Analysis_Notes - Defining Voltages The mesh current’s direction is positive while adjacent currents are negative entering a positive terminal

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Nodal Analysis Goal: Determine node voltages Steps: 1. Name the nodes (V 1 , V 2 , … V n-1 ) and place a ground reference 2. Apply KCL to each node to obtain n-1 equations 3. Solve the simultaneous equations for the node voltages 4. If currents are needed, use Ohm’s law to calculate them Defining Currents: I = ( V origination – V destination ) / R Workaround: If a current cannot be defined (e.g., in the case of a voltage source) then create a supernode that surrounds the undefined region. Apply KCL to the supernode, and make up for the lost equation using KVL through a loop that includes the supernode. When to use: 1. When there are fewer nodes than meshes 2. Lots of parallel connections 3. Large supernodes 4. Current source heavy Mesh Analysis Goal: Determine mesh currents Steps: 1. Assign mesh currents to each mesh (loop with no sub-loops) 2. Apply KVL to all meshes using Ohm’s Law 3. Solve the simultaneous equations for the currents 4. If voltages are need, use other relations to calculate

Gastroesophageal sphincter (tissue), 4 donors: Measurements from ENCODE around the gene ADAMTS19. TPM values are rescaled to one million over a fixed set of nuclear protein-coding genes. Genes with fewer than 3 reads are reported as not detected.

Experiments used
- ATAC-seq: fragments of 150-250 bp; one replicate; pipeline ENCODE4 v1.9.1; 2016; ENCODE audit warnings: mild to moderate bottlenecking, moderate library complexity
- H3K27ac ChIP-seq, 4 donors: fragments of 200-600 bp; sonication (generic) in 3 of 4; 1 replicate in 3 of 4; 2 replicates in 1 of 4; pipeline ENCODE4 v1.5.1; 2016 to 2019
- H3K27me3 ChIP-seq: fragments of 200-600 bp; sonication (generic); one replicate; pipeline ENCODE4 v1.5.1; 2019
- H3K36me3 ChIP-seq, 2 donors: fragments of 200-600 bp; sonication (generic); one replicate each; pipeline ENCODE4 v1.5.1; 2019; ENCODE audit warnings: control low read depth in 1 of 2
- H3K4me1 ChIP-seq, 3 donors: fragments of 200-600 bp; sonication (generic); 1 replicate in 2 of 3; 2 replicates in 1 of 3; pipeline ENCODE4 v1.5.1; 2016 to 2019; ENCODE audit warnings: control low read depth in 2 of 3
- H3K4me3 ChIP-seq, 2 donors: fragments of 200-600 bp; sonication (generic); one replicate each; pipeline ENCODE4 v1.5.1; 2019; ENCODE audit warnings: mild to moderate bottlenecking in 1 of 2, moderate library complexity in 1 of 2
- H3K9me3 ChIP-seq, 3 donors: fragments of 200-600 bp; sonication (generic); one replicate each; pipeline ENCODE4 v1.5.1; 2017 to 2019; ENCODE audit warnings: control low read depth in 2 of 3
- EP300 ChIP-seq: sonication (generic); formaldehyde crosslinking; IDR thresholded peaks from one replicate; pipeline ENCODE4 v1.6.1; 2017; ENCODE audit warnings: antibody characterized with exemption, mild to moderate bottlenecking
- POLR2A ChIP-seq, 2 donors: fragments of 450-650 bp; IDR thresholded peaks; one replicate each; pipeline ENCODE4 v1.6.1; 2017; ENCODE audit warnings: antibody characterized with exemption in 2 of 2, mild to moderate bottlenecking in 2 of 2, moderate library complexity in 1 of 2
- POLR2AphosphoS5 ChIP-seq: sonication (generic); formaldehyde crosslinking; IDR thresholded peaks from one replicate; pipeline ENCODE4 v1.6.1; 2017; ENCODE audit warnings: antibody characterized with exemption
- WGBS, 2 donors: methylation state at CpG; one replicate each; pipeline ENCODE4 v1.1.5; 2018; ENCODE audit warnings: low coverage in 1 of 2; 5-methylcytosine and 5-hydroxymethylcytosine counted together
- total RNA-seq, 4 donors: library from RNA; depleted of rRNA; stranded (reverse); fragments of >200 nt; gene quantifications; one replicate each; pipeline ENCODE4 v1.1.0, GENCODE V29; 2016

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Unformatted text preview: Defining Voltages: The mesh current’s direction is positive, while adjacent currents are negative; entering a positive terminal first is a positive contribution to loop voltage. Workaround: If voltage cannot be defined (e.g., current sources are present) then create a supermesh that surrounds the undefined region. Apply KVL to the supermesh, and make up for lost equations with KCL within the mesh. When to use: 1. When there are more nodes than meshes 2. Lots of series connections 3. Large supermeshes 4. Voltage source heavy Superposition Key Concept: The voltage across (or current through) an element in a linear circuit equals the sum of the voltages (or currents) due to each independent source acting alone Source Transformation Key concept: A voltage source in series with a resistance can be transformed into a current source in parallel with the same resistance, and vice versa, with a current equal to the voltage source divided by the resistance....
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This note was uploaded on 11/02/2010 for the course ECE 3710 taught by Professor Haris during the Spring '07 term at Georgia Institute of Technology.

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